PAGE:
Scotland’s newly crowned Traditional Musician of the Year has released a poignant charity single in memory of his much missed baby boy.
Tim Edey, from Perthshire, said recording the track during lockdown was a form of therapy and helped him deal with the grief and shock of losing little Griogair at just two months old.
The single, an instrumental cover of Sting’s Fields of Gold, will raise money for SANDS UK – the Stillbirth and neonatal death charity – and help support others who have suffered their own traumatic losses.
It comes at a pivotal time for 41-year-old Tim, who was this weekend named Musician of the Year at the MG Alba Scots Trad Music Awards.
A glitzy ceremony was due to be held at Dundee’s Caird Hall, but was instead reduced to a Covid-friendly show on BBC Alba.
“It was an absolute honour,” said multi-instrumentalist Tim. “It really was a surprise. I never even thought I would even be nominated. I wasn’t sure if I was traditional enough for the judges.”
He said: “After we heard, my partner Isobel and I went straight out to the local Nisa and got some Prosecco.”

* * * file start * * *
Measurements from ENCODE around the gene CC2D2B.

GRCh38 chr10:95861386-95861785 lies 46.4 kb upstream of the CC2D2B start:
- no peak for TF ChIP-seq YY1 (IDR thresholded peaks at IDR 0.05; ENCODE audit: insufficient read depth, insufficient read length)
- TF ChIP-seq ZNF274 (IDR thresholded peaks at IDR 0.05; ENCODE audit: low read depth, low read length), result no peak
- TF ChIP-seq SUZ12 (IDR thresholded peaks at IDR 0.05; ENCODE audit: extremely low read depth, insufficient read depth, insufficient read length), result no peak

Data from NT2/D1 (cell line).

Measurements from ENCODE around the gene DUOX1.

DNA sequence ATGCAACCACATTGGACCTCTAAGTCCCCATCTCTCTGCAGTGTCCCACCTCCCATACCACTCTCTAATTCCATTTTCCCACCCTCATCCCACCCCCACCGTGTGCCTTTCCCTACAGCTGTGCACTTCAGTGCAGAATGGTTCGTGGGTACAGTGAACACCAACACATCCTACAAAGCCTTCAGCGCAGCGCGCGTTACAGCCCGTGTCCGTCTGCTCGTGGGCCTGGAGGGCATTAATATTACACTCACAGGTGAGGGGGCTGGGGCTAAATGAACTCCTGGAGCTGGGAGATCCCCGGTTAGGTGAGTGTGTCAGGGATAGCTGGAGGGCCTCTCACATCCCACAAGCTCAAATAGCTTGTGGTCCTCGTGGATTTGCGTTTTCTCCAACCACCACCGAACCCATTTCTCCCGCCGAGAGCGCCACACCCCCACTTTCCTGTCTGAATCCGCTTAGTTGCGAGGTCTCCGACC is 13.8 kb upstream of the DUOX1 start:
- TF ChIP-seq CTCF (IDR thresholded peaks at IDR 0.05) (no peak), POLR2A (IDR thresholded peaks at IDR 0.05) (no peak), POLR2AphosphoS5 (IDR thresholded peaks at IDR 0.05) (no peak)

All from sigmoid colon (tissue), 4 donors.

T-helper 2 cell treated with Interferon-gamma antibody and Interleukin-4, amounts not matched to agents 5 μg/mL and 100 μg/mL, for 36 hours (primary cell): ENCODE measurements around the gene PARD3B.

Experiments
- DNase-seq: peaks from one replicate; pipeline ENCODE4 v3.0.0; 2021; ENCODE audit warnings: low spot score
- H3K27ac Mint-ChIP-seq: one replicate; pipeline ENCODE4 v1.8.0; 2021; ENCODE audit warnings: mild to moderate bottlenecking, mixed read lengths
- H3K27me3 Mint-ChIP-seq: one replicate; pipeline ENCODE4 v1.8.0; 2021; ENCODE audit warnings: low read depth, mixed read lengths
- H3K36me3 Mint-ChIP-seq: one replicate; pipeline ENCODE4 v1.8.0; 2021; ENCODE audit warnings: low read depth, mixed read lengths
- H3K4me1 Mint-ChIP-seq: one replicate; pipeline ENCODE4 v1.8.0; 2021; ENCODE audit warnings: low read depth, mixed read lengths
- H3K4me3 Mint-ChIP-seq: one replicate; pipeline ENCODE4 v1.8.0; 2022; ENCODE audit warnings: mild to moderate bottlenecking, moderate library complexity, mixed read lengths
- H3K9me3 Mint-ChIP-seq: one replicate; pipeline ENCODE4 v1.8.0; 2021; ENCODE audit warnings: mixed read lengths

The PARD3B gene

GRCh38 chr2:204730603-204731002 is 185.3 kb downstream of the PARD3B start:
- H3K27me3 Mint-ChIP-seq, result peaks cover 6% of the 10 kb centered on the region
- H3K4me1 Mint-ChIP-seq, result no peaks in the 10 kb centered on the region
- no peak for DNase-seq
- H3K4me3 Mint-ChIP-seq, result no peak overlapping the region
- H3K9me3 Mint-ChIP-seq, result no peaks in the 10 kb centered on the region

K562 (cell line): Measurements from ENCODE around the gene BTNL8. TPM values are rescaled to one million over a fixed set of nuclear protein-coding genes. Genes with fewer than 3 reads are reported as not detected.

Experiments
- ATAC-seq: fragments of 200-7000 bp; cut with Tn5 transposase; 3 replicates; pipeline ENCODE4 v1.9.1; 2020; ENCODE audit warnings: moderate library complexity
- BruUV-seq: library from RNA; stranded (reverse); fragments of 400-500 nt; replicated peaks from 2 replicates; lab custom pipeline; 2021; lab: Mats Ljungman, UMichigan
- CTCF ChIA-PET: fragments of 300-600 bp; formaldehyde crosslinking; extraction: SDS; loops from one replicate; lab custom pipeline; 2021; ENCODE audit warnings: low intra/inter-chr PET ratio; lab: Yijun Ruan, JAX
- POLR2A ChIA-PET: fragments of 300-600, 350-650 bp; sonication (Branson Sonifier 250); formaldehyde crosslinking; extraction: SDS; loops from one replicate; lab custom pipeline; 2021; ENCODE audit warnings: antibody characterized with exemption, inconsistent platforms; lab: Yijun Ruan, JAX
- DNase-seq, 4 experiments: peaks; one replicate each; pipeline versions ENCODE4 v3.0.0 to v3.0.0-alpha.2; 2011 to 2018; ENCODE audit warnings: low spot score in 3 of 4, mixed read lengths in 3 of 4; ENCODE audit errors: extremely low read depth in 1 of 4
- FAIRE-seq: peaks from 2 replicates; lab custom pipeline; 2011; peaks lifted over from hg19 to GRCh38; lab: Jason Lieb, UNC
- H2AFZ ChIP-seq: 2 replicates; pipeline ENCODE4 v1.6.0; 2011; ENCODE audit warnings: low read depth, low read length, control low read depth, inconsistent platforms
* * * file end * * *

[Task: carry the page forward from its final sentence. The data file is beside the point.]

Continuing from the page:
Tim, who grew up in Kent, but moved to Dunning, Perthshire, in 2012, said: “I feel like I’m an adopted Scot now.”
With the country’s live music scene on hold, Fields of Gold was produced by Dave MacFarlane of Perth’s Clearwater Studios and features in-demand fiddler Patsy Reid.
Tim said it was his tribute to Griogair “and all those wee babies who didn’t make it”.
He said: “Griogair was just two months old, he was born very prematurely.
“For me and Isobel, it was the toughest time of our lives. We started to do a lot of fundraising as a way of dealing with the grief.
“And the music too has been a form of therapy. You just pour your heart and soul into what you do, and it’s a way of expressing feelings that can be difficult to talk about.”
He said he wanted to raise money for SANDS, but also raise awareness of the work they do. “It’s a subject people don’t like to think about, but it happens to more couples than you think,” he said.
“I get a lot of emails from people who tell me about their own experiences of losing a child. People want to know there are others out there that have also gone through this, and that the support is there for them.”
Tim, who was named best musician at BBC Radio 2’s Folk Awards in 2012, said he has been coping well in lockdown with live Facebook shows at the weekends.
“I was meant to be touring the States and Canada, with lots of gigs planned in Scotland,” he said. “But you just find yourself in a position where you have to diversify. The Facebook shows have been a fun challenge.”
The Musician of the Year award was sponsored by the University of Highlands and Islands. Anna-Wendy Stevenson, programme leader in BA (Hons) Applied Music said: “It’s been wonderful to watch the incredible dedication Tim Edey has demonstrated to his art and to his worldwide audience during lockdown.
“He is a wonderful ambassador for music.”